Even if Jones had retired forever from MMA, he's already accomplished everything you can achieve in combat sports. He won the world championship at 23 years of age and proceeded to dominate his division like no other fighter in UFC history. His resume includes victories over six former champions. Both of the men it makes sense for him to fight (current heavyweight kingpin Daniel Cormier and the top contender Gustafsson) are both prior victims.
Beyond these elite fighters, it's hard to even imagine someone managing to beat him.
This is where Jones will need to get creative and fabricate reasons to come to the gym every day. He'll tell himself that Gustafsson is a threat. That he wants to beat him more convincingly than Cormier did. That ring rust might make him more human in the Octagon than laziness or cocaine managed.
Maybe the things he needs to prove are things he can only prove to himself? Because Jones has never been vulnerable to another fighter, Chad. Where he's faltered, only one man has been to blame: Jonathan Dwight Jones.
Chad: Ain't that the truth. Maybe that's why, as a keen observer of the sport, the things I'd still like to see Jones accomplish in the time he has left—which could be a lot—are mostly focused on Jones himself.
It once seemed a given that Jones would walk away from MMA as the greatest ever to lace up four-ounce gloves. But after managing just four fights during the past five years, Jones' place in the history of the sport suddenly doesn't seem like such a foregone conclusion.
Right now, I believe you have to give the nod as GOAT to Georges St-Pierre, especially after he returned to defeat Michael Bisping to become a two-division champion at UFC 217 in November 2017.
But make no mistake, Greatest of All Time status is still in play for Jones. All he has to do to get there is, as his nemesis Cormier might put it, stop disqualifying himself from competition.
At this point, any news of a Jones return to the cage sets off a weird psychological response among MMA fans. First, we feel overjoyed because one of the most naturally talented fighters we've ever seen is resuming his glorious career. Second, we start to feel nervous.
We wonder: How is he going to screw it up this time?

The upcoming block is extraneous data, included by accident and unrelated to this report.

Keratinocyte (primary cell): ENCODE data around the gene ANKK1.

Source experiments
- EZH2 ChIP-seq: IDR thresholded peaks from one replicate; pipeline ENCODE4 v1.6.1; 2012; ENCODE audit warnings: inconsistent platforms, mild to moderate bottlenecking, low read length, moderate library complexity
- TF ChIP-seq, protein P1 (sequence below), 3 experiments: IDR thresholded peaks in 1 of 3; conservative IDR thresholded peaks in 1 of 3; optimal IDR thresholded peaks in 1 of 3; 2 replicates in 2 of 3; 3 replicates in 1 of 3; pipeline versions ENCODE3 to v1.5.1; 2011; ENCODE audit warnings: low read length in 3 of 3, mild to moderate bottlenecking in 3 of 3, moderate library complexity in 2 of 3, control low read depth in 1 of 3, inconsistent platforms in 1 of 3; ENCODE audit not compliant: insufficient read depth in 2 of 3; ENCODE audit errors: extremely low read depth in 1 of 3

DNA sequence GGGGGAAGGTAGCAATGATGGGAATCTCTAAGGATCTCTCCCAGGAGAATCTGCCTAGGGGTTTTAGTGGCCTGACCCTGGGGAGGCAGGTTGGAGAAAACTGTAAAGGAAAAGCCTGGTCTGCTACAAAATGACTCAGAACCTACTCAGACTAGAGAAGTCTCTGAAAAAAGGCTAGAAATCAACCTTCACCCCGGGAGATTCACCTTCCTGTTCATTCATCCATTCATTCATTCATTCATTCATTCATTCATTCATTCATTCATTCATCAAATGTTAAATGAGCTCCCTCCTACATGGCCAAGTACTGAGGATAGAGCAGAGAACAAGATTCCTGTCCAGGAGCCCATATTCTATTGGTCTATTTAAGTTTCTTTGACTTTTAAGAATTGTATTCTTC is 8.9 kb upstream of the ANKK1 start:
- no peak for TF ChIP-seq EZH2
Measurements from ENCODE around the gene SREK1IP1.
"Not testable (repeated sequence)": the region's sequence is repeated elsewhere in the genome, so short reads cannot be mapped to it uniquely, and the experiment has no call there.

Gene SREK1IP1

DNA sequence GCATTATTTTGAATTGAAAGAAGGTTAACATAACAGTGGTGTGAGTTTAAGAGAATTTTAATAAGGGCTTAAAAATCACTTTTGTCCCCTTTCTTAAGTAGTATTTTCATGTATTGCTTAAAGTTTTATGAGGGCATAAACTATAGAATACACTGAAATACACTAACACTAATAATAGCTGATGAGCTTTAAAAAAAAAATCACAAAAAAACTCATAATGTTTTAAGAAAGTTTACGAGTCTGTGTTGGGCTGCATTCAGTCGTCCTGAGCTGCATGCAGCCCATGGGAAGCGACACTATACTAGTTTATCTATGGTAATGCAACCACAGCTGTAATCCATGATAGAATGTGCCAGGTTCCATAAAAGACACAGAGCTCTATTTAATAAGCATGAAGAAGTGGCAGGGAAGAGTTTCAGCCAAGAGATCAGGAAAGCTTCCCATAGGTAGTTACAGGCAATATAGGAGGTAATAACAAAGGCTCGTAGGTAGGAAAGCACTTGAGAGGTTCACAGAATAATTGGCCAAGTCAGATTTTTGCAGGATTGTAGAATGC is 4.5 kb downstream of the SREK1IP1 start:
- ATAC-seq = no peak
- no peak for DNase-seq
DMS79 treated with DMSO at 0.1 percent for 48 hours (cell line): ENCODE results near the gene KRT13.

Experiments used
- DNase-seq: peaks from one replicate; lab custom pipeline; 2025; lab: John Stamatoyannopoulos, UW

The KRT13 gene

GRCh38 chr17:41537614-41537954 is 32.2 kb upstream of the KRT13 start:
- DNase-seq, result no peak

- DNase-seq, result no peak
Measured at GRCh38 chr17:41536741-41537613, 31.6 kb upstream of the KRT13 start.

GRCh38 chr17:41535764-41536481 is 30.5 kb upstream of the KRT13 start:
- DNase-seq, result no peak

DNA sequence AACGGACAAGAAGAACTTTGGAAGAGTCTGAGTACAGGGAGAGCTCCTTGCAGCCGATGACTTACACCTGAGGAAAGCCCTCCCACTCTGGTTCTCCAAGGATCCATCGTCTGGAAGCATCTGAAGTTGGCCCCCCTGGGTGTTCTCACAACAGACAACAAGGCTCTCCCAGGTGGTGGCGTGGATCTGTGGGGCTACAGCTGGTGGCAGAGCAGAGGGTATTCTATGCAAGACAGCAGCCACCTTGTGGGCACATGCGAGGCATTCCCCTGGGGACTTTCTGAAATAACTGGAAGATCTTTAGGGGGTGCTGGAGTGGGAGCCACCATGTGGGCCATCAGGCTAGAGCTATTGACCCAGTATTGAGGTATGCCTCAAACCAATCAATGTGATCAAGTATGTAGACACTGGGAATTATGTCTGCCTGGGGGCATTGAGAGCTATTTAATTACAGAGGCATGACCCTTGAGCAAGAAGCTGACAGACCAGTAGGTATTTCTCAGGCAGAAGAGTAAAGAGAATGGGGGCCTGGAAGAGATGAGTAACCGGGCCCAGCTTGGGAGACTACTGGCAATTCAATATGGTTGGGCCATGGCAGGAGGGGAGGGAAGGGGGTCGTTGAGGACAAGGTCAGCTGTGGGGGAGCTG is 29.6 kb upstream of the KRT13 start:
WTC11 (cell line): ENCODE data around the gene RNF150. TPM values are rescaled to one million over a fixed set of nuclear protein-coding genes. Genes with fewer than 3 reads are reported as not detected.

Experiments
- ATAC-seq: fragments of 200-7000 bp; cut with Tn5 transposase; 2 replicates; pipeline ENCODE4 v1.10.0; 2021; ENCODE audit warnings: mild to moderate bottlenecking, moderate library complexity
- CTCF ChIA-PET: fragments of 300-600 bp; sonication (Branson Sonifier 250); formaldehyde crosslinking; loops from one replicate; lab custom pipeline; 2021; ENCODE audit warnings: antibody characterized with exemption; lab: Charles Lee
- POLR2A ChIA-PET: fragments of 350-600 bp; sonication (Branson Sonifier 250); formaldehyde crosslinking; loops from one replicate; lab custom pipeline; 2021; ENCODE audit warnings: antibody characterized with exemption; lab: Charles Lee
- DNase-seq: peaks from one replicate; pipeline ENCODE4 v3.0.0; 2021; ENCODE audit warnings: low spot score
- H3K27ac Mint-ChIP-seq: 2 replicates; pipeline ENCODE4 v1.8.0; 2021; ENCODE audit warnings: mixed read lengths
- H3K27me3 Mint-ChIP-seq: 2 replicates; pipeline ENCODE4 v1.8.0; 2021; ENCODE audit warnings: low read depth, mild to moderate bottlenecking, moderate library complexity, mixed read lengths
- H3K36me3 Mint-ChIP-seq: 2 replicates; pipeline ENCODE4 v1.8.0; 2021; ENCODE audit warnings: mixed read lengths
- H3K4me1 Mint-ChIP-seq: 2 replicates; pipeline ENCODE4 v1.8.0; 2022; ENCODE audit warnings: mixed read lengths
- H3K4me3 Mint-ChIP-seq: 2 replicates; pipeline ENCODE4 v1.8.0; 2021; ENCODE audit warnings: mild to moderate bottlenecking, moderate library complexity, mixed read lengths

So, what do I want to see Jones prove during this latest stint in the UFC? Well, first of all, I'd like to see him come back and compete on a regular basis. I'd like to see him stay on the active UFC roster without any further intrusions from his personal life.
I'd like to see him prove he's still the dominant competitor that he was from 2011 to 2013, when he won the 205-pound title and went on that unprecedented run of success you mentioned.
Who knows; maybe I'd also like to see him move up to heavyweight someday, perhaps becoming a two-division champ himself. Perhaps I'd like to see him claim the mantle as the best MMA fighter ever, which once seemed like a foregone conclusion for him.
How about you?
Jonathan: I do think the standards have changed a bit during Jones' extended sabbatical. Cormier, St-Pierre and Conor McGregor all became multi-division champions, something Jones has never achieved. Being great in one weight class is super—but collecting two championship baubles is de rigueur in 2018.
Maybe it's time for Jones to dream a little bigger?
Heavyweight glory gives Jones a new goal to shoot for and unconquered ground to claim. Defeating Gustafsson for the light heavyweight strap is merely a reclamation project, a chance to right self-imposed wrongs. But it doesn't accomplish anything new—it's just a return to the status quo.
If there's a path to the summit, at least for Jones, it goes right through the heavyweight division. While there is no great standard-bearer there, no legend to dethrone, it will allow Jones a chance to put the past behind him and walk forward into a new future.
And if Jones can blaze a trail of destruction at heavyweight the same way he did at 205 pounds, who could possibly dispute something that already seems inarguable to many—that Jon Jones is the greatest fighter in UFC history?